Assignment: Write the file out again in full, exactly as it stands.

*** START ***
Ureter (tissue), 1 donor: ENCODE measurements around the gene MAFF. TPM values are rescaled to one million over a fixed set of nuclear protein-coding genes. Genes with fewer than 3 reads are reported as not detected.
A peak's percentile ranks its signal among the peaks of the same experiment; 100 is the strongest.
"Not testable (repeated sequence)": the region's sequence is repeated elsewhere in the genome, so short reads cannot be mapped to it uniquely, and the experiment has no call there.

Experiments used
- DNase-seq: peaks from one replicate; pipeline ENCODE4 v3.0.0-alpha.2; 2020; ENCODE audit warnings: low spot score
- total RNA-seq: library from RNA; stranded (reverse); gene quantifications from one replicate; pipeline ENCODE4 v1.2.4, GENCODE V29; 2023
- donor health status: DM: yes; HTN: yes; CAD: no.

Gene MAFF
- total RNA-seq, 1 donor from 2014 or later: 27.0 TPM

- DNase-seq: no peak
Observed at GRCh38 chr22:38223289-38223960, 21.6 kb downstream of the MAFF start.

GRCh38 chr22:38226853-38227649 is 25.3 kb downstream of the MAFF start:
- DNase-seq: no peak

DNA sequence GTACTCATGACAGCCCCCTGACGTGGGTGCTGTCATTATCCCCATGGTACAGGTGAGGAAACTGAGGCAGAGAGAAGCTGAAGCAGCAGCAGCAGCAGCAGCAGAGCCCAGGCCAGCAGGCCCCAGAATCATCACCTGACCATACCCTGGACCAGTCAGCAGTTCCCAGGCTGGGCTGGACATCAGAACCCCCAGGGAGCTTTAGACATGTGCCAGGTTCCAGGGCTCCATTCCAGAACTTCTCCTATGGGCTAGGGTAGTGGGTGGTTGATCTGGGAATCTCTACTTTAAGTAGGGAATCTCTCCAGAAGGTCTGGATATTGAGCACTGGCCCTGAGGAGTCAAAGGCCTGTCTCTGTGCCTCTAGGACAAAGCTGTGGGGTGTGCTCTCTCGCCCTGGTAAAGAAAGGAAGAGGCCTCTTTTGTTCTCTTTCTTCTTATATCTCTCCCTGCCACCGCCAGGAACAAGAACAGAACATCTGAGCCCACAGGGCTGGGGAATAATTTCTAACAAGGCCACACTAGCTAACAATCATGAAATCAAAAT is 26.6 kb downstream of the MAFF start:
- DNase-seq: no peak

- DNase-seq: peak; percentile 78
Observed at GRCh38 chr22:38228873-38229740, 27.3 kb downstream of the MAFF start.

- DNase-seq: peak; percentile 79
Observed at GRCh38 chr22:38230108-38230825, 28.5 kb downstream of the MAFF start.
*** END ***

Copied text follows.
Ureter (tissue), 1 donor: ENCODE measurements around the gene MAFF. TPM values are rescaled to one million over a fixed set of nuclear protein-coding genes. Genes with fewer than 3 reads are reported as not detected.
A peak's percentile ranks its signal among the peaks of the same experiment; 100 is the strongest.
"Not testable (repeated sequence)": the region's sequence is repeated elsewhere in the genome, so short reads cannot be mapped to it uniquely, and the experiment has no call there.

Experiments used
- DNase-seq: peaks from one replicate; pipeline ENCODE4 v3.0.0-alpha.2; 2020; ENCODE audit warnings: low spot score
- total RNA-seq: library from RNA; stranded (reverse); gene quantifications from one replicate; pipeline ENCODE4 v1.2.4, GENCODE V29; 2023
- donor health status: DM: yes; HTN: yes; CAD: no.

Gene MAFF
- total RNA-seq, 1 donor from 2014 or later: 27.0 TPM

- DNase-seq: no peak
Observed at GRCh38 chr22:38223289-38223960, 21.6 kb downstream of the MAFF start.

GRCh38 chr22:38226853-38227649 is 25.3 kb downstream of the MAFF start:
- DNase-seq: no peak

DNA sequence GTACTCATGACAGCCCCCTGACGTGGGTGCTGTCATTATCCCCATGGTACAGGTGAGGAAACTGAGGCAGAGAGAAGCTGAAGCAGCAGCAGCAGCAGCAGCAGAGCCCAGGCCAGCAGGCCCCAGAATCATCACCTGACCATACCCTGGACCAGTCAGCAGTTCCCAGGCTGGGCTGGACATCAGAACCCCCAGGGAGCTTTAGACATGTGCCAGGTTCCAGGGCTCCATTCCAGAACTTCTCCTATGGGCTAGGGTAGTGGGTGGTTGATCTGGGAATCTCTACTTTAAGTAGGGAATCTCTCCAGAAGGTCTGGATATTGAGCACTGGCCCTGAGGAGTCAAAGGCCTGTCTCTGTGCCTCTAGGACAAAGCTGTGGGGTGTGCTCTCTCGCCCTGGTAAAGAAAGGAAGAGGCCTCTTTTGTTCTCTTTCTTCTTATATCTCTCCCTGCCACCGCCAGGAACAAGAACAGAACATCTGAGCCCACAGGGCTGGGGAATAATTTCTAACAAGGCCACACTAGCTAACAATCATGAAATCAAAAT is 26.6 kb downstream of the MAFF start:
- DNase-seq: no peak

- DNase-seq: peak; percentile 78
Observed at GRCh38 chr22:38228873-38229740, 27.3 kb downstream of the MAFF start.

- DNase-seq: peak; percentile 79
Observed at GRCh38 chr22:38230108-38230825, 28.5 kb downstream of the MAFF start.